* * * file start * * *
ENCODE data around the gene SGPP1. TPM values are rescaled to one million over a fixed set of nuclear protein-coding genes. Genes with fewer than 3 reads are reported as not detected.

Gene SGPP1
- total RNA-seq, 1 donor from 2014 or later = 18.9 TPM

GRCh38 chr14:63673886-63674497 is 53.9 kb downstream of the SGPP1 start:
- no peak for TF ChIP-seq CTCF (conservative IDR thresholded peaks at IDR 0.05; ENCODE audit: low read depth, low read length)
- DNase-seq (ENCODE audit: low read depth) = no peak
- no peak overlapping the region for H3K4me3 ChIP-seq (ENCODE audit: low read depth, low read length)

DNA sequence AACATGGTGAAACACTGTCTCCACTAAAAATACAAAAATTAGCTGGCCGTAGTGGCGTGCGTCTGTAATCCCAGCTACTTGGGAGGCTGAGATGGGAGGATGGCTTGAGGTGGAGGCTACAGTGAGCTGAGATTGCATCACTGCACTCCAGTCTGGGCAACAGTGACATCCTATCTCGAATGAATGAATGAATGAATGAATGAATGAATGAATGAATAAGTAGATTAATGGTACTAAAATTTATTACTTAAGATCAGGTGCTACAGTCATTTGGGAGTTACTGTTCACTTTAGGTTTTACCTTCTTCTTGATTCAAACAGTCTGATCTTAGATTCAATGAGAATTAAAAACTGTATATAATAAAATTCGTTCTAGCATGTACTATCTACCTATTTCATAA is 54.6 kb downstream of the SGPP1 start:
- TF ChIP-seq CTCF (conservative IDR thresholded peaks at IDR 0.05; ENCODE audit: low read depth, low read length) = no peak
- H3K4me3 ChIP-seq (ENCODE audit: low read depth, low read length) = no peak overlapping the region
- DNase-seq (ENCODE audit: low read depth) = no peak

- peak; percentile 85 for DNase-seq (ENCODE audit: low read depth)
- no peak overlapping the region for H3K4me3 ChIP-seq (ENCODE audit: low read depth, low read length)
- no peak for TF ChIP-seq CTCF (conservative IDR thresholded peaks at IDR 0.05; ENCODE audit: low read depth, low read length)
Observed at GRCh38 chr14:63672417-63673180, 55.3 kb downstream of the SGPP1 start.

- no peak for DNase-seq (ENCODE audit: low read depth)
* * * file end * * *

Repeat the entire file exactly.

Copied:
ENCODE data around the gene SGPP1. TPM values are rescaled to one million over a fixed set of nuclear protein-coding genes. Genes with fewer than 3 reads are reported as not detected.

Gene SGPP1
- total RNA-seq, 1 donor from 2014 or later = 18.9 TPM

GRCh38 chr14:63673886-63674497 is 53.9 kb downstream of the SGPP1 start:
- no peak for TF ChIP-seq CTCF (conservative IDR thresholded peaks at IDR 0.05; ENCODE audit: low read depth, low read length)
- DNase-seq (ENCODE audit: low read depth) = no peak
- no peak overlapping the region for H3K4me3 ChIP-seq (ENCODE audit: low read depth, low read length)

DNA sequence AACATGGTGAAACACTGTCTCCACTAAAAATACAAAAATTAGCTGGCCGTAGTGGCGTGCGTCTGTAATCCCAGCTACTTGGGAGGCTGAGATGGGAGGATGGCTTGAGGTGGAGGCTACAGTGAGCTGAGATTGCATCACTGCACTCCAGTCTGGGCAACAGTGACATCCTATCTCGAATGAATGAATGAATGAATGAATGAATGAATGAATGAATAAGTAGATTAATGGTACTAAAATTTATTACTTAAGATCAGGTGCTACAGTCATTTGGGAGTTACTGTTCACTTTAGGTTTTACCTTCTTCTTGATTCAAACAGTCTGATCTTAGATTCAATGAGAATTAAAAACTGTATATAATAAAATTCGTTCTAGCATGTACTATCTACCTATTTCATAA is 54.6 kb downstream of the SGPP1 start:
- TF ChIP-seq CTCF (conservative IDR thresholded peaks at IDR 0.05; ENCODE audit: low read depth, low read length) = no peak
- H3K4me3 ChIP-seq (ENCODE audit: low read depth, low read length) = no peak overlapping the region
- DNase-seq (ENCODE audit: low read depth) = no peak

- peak; percentile 85 for DNase-seq (ENCODE audit: low read depth)
- no peak overlapping the region for H3K4me3 ChIP-seq (ENCODE audit: low read depth, low read length)
- no peak for TF ChIP-seq CTCF (conservative IDR thresholded peaks at IDR 0.05; ENCODE audit: low read depth, low read length)
Observed at GRCh38 chr14:63672417-63673180, 55.3 kb downstream of the SGPP1 start.

- no peak for DNase-seq (ENCODE audit: low read depth)